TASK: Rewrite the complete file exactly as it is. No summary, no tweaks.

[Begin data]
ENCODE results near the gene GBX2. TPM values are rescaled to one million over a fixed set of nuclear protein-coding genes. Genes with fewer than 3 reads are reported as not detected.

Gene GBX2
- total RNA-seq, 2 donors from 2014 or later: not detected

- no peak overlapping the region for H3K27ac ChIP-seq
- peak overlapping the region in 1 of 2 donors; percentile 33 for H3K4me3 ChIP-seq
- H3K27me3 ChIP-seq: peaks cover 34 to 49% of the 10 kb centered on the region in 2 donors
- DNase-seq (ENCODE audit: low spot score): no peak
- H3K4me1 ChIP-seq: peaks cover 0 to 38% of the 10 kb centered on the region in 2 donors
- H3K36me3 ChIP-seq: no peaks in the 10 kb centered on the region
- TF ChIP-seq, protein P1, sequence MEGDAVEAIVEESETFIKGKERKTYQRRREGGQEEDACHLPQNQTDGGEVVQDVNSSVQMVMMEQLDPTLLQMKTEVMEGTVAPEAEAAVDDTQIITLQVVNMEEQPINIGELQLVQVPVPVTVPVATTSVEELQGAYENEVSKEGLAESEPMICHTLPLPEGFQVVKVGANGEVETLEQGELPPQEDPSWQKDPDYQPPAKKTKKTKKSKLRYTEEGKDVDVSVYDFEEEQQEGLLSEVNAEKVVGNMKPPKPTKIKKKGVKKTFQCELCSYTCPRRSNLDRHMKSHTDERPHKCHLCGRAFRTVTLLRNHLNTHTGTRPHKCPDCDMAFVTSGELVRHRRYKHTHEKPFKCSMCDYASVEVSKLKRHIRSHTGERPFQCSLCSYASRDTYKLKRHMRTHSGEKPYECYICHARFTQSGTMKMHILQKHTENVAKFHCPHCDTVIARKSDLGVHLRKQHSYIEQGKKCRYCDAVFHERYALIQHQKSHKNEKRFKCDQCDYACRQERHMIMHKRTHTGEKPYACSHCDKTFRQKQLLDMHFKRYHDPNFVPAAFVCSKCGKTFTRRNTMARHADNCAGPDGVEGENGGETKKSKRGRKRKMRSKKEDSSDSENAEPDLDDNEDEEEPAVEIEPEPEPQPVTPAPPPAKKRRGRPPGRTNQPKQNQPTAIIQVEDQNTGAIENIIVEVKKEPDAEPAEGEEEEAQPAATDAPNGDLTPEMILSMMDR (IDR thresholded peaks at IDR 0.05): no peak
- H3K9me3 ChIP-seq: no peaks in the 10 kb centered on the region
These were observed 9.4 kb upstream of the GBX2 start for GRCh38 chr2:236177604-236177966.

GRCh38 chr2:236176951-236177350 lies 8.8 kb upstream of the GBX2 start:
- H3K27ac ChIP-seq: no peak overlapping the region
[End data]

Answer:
ENCODE results near the gene GBX2. TPM values are rescaled to one million over a fixed set of nuclear protein-coding genes. Genes with fewer than 3 reads are reported as not detected.

Gene GBX2
- total RNA-seq, 2 donors from 2014 or later: not detected

- no peak overlapping the region for H3K27ac ChIP-seq
- peak overlapping the region in 1 of 2 donors; percentile 33 for H3K4me3 ChIP-seq
- H3K27me3 ChIP-seq: peaks cover 34 to 49% of the 10 kb centered on the region in 2 donors
- DNase-seq (ENCODE audit: low spot score): no peak
- H3K4me1 ChIP-seq: peaks cover 0 to 38% of the 10 kb centered on the region in 2 donors
- H3K36me3 ChIP-seq: no peaks in the 10 kb centered on the region
- TF ChIP-seq, protein P1, sequence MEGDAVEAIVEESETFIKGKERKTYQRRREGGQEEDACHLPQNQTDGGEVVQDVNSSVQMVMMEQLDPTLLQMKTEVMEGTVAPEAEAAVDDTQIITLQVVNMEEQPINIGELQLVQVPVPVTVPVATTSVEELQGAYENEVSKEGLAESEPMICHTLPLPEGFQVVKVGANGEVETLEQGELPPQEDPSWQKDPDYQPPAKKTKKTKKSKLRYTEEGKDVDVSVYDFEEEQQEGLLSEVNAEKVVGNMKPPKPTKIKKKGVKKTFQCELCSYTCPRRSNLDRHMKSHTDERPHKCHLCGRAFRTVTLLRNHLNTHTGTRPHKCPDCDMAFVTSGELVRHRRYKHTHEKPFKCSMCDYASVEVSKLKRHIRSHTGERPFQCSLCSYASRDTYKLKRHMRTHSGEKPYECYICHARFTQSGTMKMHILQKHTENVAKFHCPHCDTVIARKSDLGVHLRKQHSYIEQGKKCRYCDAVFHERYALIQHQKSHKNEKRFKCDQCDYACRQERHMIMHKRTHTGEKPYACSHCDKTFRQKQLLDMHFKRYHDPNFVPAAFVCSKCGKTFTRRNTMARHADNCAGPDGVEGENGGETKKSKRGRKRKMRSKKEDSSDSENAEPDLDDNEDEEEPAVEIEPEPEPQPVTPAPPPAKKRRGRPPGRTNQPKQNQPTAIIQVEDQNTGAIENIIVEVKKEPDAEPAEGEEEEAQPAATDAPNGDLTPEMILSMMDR (IDR thresholded peaks at IDR 0.05): no peak
- H3K9me3 ChIP-seq: no peaks in the 10 kb centered on the region
These were observed 9.4 kb upstream of the GBX2 start for GRCh38 chr2:236177604-236177966.

GRCh38 chr2:236176951-236177350 lies 8.8 kb upstream of the GBX2 start:
- H3K27ac ChIP-seq: no peak overlapping the region